Though Dry Creek Valley grows more than than 30 different grape varieties, at the heart of our appellation is zinfandel. Dry Creek Valley’s AVA, just 16 miles long and two miles wide, is home to one of the densest concentrations of old vine zinfandel in the world.

Zinfandel has been called America’s heritage grape, and with good reason. While the grape came from Europe, it was given its name in the mid-19th century in the United States. First planted in California in 1852, it quickly became the most widely-grown grape in the state. During this time, European immigrants settled in Dry Creek Valley because they recognized a terroir, landscape, and climate similar to that of their homelands. Frenchman Georges Bloch planted the first vineyard in Dry Creek Valley with zinfandel grapes in the 1870s. By the 1880s, zinfandel was the dominant grape planted across nearly 900 acres of the region.

After phylloxera destroyed most vineyards in California in the 1890s, some Dry Creek Valley winegrowers replanted their zinfandel on the pest-resistant St. George rootstock. Several of these grapevines planted in Dry Creek Valley more than 100 years ago have survived and continue to produce wine today.

Zinfandel was first prized for its vigor–it will grow abundantly with minimal maintenance for the production of bulk wine. After Prohibition was repealed, the most popular drinks in America were bulk fortified sweet wines. In the five decades after prohibition, many former vineyards were replanted to orchard fruit.

Gradually, the nation developed a taste for fine wine. Not everyone considered zinfandel for use in the production of fine wines. Prone to uneven ripening and overabundance, it takes tremendous time and skill to tend the grapes that make the incredible, age-worthy zinfandel we find in Dry Creek Valley.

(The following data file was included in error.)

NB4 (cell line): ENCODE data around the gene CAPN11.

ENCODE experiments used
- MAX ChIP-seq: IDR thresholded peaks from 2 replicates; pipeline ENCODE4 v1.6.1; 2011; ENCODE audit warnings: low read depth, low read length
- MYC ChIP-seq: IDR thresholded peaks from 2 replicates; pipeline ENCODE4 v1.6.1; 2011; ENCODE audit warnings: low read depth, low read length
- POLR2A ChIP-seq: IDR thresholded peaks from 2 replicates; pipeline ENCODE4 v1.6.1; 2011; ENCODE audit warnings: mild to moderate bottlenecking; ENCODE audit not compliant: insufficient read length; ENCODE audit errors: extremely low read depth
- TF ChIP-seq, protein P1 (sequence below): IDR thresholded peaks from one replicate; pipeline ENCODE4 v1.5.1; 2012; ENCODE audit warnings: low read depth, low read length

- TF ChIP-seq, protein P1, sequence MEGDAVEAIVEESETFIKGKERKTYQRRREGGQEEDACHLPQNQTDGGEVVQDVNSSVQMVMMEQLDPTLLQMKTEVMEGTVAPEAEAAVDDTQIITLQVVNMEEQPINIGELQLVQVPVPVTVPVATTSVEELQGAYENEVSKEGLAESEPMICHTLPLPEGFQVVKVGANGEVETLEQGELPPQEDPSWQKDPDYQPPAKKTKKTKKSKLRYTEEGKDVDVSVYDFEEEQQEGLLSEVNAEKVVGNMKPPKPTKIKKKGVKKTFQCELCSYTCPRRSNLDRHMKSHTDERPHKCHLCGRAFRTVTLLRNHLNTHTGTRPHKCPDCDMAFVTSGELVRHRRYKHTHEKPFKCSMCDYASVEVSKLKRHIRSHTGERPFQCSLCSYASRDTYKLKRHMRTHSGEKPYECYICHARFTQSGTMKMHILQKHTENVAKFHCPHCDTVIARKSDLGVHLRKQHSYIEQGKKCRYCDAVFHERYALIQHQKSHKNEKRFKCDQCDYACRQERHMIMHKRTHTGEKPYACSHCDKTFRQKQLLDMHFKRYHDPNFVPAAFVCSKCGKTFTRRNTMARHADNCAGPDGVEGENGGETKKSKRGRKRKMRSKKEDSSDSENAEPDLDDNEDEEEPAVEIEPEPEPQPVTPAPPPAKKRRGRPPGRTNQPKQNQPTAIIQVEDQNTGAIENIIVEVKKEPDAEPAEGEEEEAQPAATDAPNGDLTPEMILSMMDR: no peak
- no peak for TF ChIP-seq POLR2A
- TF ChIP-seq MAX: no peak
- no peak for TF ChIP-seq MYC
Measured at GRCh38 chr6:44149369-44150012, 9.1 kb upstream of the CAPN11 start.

Dry Creek Valley Zinfandel

Many ambitious winegrowers in Dry Creek Valley shared a love of zinfandel and championed its potential. Thanks to the growers and winemakers who inhabited the Valley in the early days, and those who arrived in the 1970s at the beginning of California’s wine renaissance, Dry Creek Valley set the bar, worldwide, for premium zinfandel.

Today, nearly 2,400 acres of zinfandel are farmed in Dry Creek Valley. Many of the original families continue to farm the vineyards, with successive generations producing world-class wines based on the traditions of their fathers and grandfathers. Visitors can taste the fruits of this labor at more than 60 wineries across the valley, each producing a unique style of zinfandel that reflects a sense of place and the vintners’ own style.

Dry Creek Valley underscores zinfandel as a premium winegrape capable of producing wines that are food-friendly, cellar-worthy, and appealing to consumers and sommeliers.

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